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Site Speed Issues

Poor site speed for one client, not others.

     
6:02 pm on Apr 3, 2015 (gmt 0)

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Hoping for a pointer here. We provide eCommerce software for a specific industry sector and for that we host our clients sites.
We use Google Cloud for this and the performance seems perfectly fine for all our clients except for one, and we're out of ideas why.
We are using a VM and our platform is PHP with Cloud SQL behind it. All our client sites are on the same VM, using the same database, running the same code.

Some examples of some client websites running perfectly fine are;
[snip]
These all load the home page (and other pages) in less than 3 seconds, and we've tested using pingdom [tools.pingdom.com]

However we have another client website which is taking 15-20 seconds to load the home page, and we cannot see a logical reason for this. The client is claiming it is our framework but with all our other client websites working perfectly fine this cannot be the case.
Running out of ideas so hoping someone out there is able to give some pointers why;
[snip]

Here's hoping :)
Thanks, Richard

[edited by: phranque at 6:35 am (utc) on Apr 9, 2015]

6:47 am on Apr 9, 2015 (gmt 0)

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none of the network timeline/waterfall charts the various browsers' web developer tools provide tell you anything useful?

perhaps it's a caching-related headers issue on the one server - have you tried any of the page speed tools?

any significant differences in sizes of page resources?
8:06 am on Apr 9, 2015 (gmt 0)

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The waterfall on the site speed tests show a longer "wait" for the assets from the problem website than the other fine websites. This does imply our code but the confusing issue is that it is the same code for all the sites, and I don't mean same type of code I mean it quite literally is the exact same physical files.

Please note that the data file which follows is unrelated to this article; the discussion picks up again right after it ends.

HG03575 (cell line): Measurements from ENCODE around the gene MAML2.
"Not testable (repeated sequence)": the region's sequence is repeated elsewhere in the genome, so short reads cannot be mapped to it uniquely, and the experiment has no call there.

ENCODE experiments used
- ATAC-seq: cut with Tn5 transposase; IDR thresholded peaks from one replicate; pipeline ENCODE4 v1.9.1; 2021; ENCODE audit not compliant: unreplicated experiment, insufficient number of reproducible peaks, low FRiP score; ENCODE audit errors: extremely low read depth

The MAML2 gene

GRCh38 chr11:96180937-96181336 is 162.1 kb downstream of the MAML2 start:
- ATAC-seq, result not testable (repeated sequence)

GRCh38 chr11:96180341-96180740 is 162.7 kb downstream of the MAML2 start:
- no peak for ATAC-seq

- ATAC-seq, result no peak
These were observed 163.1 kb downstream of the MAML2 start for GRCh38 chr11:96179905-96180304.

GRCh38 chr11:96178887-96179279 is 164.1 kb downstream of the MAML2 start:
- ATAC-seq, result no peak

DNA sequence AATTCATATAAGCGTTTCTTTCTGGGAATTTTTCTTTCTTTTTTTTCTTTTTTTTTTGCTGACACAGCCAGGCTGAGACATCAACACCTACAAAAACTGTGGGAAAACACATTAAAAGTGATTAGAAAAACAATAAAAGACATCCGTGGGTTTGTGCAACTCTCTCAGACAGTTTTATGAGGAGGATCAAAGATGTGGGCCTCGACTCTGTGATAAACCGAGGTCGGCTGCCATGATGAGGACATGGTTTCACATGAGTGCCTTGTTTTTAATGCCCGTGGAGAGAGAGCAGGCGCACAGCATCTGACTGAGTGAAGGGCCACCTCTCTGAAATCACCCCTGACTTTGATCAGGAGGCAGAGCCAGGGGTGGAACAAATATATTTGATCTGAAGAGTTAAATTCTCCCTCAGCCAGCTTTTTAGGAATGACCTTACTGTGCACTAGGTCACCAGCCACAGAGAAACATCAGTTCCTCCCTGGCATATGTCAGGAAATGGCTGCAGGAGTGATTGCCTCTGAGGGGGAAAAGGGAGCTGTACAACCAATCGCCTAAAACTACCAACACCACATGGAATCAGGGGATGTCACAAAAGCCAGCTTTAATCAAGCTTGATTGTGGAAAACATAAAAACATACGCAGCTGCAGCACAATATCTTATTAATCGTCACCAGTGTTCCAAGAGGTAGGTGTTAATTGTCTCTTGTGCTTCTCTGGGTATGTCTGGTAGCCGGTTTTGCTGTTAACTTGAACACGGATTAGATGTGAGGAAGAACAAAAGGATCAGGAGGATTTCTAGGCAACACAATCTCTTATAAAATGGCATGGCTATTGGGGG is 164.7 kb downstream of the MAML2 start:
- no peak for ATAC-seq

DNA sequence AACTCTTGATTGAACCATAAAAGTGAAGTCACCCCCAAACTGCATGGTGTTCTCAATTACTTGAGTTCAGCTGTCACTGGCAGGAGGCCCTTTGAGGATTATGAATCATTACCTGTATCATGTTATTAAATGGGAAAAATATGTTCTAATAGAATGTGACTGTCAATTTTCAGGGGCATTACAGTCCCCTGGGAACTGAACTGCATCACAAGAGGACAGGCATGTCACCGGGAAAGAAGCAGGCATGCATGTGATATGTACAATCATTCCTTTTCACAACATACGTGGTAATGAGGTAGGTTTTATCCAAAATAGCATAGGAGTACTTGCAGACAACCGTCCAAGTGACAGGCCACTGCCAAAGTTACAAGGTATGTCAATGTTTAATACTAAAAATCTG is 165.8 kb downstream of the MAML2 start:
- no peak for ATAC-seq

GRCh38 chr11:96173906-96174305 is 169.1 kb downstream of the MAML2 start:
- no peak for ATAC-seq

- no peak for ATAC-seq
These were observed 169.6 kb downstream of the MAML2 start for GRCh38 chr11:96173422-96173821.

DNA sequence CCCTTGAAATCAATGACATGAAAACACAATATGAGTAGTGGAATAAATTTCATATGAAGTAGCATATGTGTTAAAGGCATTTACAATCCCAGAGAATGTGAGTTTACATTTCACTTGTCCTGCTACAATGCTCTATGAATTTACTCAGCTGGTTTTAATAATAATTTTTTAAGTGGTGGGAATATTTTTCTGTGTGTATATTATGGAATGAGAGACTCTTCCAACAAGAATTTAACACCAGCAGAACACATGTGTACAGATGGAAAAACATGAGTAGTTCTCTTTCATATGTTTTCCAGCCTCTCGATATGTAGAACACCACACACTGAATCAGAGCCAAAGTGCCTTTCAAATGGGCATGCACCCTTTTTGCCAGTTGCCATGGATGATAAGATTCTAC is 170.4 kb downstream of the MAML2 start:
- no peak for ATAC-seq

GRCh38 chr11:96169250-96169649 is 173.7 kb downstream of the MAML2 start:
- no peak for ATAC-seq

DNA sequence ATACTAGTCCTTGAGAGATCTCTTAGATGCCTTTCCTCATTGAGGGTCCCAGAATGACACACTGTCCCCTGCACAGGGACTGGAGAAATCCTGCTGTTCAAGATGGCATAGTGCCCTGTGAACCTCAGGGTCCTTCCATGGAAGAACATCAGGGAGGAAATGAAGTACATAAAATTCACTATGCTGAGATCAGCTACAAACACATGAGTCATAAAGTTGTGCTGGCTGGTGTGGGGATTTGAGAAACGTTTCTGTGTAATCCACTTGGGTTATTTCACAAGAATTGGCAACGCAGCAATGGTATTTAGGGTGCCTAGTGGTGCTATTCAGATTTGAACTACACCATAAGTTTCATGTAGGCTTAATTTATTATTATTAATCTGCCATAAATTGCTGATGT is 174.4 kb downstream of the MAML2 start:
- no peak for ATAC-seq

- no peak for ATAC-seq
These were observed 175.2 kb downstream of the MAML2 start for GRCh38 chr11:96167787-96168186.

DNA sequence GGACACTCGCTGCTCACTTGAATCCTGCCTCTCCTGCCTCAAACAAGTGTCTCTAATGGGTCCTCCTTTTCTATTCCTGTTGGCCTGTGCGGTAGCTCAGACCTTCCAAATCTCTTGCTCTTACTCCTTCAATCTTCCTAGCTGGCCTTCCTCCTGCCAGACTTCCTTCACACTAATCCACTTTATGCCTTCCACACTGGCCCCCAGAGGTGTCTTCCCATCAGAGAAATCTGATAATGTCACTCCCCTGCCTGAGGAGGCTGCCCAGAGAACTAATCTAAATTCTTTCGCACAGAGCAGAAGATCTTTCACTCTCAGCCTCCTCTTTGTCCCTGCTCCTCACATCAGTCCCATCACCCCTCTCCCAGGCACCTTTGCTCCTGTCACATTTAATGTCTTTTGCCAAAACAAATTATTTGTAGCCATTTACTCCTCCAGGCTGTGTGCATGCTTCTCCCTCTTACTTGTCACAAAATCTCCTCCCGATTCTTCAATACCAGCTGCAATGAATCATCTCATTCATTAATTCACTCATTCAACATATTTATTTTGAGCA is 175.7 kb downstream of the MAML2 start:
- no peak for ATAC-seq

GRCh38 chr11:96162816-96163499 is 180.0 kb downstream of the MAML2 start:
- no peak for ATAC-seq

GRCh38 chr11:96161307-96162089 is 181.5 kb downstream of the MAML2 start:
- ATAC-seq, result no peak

The asset sites are fine, a few K here and there. The directory paths are fine, and loading the assets on their own independently (not as part of the whole page) loads them in a microsecond. The assets only load slowly when being loaded as part of the entire page, they are fine when loaded individually.
6:47 pm on Apr 9, 2015 (gmt 0)

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Have you compared the configuration settings of the httpd.conf files?
7:02 pm on Apr 9, 2015 (gmt 0)

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Perhaps your client is located in a different geography or has a slower network path? If this is a possibility you can see load time by geography in google analytics. This might be an issue if you have lots of assets that are loading synchronously. You can try bundling them together to reduce requests, and async to parallelize them. If your client's connection is slow you can try reducing the size of the assets using minify and compression.
8:12 pm on Apr 9, 2015 (gmt 0)

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Thanks for the replies so far guys.
All our client sites (about 50 of them) run from one VirtualHost container in the Apache conf file. The VirtualHost is a *:80 entry with no ServerName, it's the default site for the server. Our PHP code then looks at the requested domain to work out what site to display to the browser.
Before anyone says anything, yes I know serving assets through PHP is not the most efficient but this method allows us to meet the business needs. Out of all 50 odd sites running on this platform through the same code all assets for all other sites are being delivered in circa 150ms to the browser except this one website where each asset takes about 1-2 seconds each asset.
This has been tested on a number of website speed test sites, such as pingdom mentioned earlier. These asset speeds are taken from the waterfall of the speed test.

Now to add some more confusion to the mix. If you test any of the assets on their own individually through the same speed test site the asset loads about 100ms Then look at that same image being loaded as part of the full page load and it takes 1-2 seconds. This is only on that one client site, all our other client sites on the same server and code behave consistently and quick.

We've ruled out location by using different speed test websites and selected tests from different locations too. It's a consistent problem.

This has only happened since we moved from our own servers we owned outright but it was time to decommission, and moved our framework to Google Cloud. We replaced our two dedicated MySQL servers (master and slave) with Google Cloud SQL, and we replaced our web server with a Google VM Instance. We have configured Cloud SQL to the highest tier they offer, and the VM is close to the highest tier (CPU load averaging at about 3% to give you an idea). All of our clients have been pleased to see a significant performance improvement (our old servers were about 8 years old and tired), but this one. We pay for the Google god support so have asked them to check server and infrastructure setup, they couldn't see any issues.

Nothing is making any logical sense :(

Due to the number of complaints from this client and the need to pay compensation (SLA) we've created a separate VirtualHost in Apache for this one client with a directory alias to bypass our code for their assets. This for the client has solved the problem for them but not sorted the cause of the problem.